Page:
goldbrick

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English[edit]

Etymology[edit]

gold +‎ brick, originally (1850s) an actual gold ingot or “gold brick/goldbrick”,[1] later a swindle that consisted of selling a putative goldbrick, which was only coated in gold. The swindle is attested from 1879,[1] the sense “to swindle” is attested 1902, and the sense “to shirk” is attested 1914, popularized as World War I armed forces slang.[2] In early 1900s, used to refer to an unattractive young woman – not pretty, nor able to talk or dance (attested 1903), thence to refer to incompetent enlisted troops at the start of World War I, reinforced by the rank insignia of second lieutenants, which was a gold rectangle.[1]

Alternative forms[edit]

Noun[edit]

goldbrick (plural goldbricks)

  1. A gold brick, especially one that is fraudulent or nonexistent; also used figuratively, a swindle, a con.
    • 1920, F. Scott Fitzgerald, The Smart Set, January 1920, collected in Tales of the Jazz Age:
      Experience is the biggest gold brick in the world. All older people have it for sale.
    • 1932, Rafael De Nogales, Memoirs Of A Soldier Of Fortune, Kessinger Publishing (2006), ISBN 9781428658349, page 98:
      These, as a rule, were not adverse to buying a goldbrick as long as they knew that there was a chance for them to dump it on somebody else afterwards with some profit.
    • 1932, in Harper’s Magazine, Volume 166,[1] page 520:
      To-day, American attitude toward Europe is comparable to that of the country greenhorn who, having bought a goldbrick on Broadway, now fills the air not merely with the denunciation of the sharpers who tricked his credulity — []
    • 1945, in the Virginia Department of Agriculture and Immigration Bulletin, Volumes 422–433,[2] page 5:
      The average farmer may be less of a victim than some other people by reason of his isolation, conservatism, and hard earned money, but he, too, has too often bought a goldbrick that did not materialize.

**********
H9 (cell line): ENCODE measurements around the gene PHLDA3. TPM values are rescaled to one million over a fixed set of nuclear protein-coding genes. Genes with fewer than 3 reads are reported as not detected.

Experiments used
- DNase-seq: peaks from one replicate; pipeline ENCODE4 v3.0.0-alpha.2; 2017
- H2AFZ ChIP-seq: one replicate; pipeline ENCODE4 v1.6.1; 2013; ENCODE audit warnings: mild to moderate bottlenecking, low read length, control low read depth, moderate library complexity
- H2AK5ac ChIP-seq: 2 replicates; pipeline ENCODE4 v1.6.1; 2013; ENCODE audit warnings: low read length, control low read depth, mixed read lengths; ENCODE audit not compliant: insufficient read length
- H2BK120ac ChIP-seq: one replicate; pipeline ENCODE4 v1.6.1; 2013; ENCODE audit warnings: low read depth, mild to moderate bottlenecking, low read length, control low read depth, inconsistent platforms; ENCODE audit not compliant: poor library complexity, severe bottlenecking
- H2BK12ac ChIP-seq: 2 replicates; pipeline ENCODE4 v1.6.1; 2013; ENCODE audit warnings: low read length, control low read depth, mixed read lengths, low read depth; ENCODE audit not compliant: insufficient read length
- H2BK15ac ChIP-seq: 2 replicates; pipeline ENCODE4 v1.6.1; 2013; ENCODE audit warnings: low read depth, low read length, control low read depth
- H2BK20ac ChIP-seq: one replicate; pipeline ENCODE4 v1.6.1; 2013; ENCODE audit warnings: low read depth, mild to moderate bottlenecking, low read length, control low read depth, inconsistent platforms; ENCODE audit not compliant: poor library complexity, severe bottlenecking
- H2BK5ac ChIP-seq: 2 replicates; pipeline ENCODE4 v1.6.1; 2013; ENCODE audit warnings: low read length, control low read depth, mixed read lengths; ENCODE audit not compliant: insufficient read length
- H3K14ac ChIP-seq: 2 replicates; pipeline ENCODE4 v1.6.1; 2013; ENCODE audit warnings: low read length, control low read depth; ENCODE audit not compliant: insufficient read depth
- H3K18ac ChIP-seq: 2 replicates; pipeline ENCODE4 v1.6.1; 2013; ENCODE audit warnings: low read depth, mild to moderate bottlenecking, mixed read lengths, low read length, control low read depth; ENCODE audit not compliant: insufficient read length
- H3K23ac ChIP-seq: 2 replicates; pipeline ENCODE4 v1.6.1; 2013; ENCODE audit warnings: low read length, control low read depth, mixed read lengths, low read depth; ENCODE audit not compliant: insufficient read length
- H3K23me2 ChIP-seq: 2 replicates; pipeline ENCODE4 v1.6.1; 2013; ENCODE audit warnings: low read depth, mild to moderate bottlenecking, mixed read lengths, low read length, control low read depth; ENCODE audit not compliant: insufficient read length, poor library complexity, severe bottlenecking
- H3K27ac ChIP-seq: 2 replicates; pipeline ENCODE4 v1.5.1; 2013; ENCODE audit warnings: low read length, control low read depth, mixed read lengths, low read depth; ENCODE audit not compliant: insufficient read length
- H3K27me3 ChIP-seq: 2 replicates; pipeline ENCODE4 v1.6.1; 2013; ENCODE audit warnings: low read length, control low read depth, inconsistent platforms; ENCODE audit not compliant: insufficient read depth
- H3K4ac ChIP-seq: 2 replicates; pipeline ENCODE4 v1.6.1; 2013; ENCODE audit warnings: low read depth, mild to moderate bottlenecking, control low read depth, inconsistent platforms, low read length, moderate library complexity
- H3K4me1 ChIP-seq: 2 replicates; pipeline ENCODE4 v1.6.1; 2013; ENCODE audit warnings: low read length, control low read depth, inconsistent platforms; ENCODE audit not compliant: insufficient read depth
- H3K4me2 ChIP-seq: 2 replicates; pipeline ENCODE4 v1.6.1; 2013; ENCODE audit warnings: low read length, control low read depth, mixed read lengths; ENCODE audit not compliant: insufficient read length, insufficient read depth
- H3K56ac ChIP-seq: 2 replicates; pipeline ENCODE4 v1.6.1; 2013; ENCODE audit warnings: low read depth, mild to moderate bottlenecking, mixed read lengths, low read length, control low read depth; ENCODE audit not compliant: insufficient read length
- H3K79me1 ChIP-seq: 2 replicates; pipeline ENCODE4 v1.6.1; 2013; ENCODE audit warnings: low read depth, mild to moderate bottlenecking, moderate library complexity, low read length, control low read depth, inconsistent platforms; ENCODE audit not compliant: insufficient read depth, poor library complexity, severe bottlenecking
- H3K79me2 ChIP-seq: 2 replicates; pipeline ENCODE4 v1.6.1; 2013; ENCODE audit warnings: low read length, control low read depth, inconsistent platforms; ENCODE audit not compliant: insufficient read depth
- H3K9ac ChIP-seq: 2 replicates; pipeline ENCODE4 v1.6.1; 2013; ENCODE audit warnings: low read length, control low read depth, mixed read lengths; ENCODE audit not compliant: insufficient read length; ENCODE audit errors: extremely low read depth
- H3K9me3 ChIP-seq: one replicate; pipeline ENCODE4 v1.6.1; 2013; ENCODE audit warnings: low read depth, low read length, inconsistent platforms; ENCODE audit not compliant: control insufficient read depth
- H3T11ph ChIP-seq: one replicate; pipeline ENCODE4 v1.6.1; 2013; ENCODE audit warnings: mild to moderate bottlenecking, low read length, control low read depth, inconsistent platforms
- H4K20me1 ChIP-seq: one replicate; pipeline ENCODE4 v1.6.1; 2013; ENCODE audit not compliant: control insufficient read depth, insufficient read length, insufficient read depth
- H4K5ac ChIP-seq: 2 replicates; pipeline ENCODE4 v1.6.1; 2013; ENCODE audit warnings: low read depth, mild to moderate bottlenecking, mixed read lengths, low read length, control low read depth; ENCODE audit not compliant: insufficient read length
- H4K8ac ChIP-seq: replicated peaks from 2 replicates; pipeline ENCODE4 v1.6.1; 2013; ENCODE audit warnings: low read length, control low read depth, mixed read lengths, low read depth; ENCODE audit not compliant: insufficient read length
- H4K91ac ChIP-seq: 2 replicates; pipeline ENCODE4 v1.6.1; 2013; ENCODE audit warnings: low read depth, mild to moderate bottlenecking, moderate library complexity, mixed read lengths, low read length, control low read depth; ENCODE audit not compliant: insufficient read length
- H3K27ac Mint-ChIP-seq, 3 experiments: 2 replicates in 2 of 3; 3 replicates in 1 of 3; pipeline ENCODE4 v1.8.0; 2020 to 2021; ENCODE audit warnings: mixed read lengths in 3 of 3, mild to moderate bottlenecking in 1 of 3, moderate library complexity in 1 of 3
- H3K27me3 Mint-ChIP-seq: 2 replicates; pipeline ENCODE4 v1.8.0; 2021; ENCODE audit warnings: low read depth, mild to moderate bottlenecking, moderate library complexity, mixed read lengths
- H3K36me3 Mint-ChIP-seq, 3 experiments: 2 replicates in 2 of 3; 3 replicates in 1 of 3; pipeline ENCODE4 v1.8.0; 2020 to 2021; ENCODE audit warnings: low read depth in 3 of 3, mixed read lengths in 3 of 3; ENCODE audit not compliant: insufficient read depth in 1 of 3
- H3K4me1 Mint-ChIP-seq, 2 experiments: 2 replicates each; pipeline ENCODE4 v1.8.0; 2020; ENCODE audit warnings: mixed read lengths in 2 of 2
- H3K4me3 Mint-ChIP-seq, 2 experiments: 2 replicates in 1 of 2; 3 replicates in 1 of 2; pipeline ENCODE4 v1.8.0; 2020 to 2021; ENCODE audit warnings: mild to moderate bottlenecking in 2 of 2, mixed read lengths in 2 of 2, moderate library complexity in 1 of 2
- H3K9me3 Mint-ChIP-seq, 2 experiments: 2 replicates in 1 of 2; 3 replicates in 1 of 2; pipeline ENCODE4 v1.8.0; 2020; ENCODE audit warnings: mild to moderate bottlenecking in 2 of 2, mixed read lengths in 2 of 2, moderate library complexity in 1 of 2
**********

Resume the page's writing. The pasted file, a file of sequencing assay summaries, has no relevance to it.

• c. 1967, Edmund Wilson, quoted in Lewis M. Dabney, Edmund Wilson: A Life in Literature,[3][4] Macmillan (2005), ISBN 9780374113124, page 485:
      [] that if he bought a goldbrick from Podhoretz for $25,000, he ought to pay me more than the $5,000 a volume that had been agreed on for the pure gold []
  2. (US slang, dated) A shirker or malingerer
    • 1945, Dr. Charley Haly, quoted in Doc: heroic stories of medics, corpsmen, and surgeons in combat by Mark R. Littleton, p. 68
      Mac, there’s not a confounded thing wrong with you. You are an excellent physical specimen and in good health. You’re nothing but a goldbrick. Now, get your butt out of here and don’t ever come back again unless you’re really sick or need an immunization.
    • 2004 (written circa 1990), Howard Ashman, Aladdin: Original Motion Picture Soundtrack, “Proud of your Boy”:
      Tell me that I’ve been a louse and loafer
      You won’t get a fight here, no ma’am
      Say I’m a goldbrick, a good-off, no good
      But that couldn’t be all that I am
  3. (US slang, dated) A swindler

Verb[edit]

goldbrick (third-person singular simple present goldbricks, present participle goldbricking, simple past and past participle goldbricked)

  1. (US slang, dated) To shirk or malinger
  2. (US slang, dated) To swindle

Derived terms[edit]

References[edit]

  1. 1.0 1.1 1.2 Goldbricking, World Wide Words, Michael Quinion
  2. ^ goldbrick” in Douglas Harper, Online Etymology Dictionary (2001).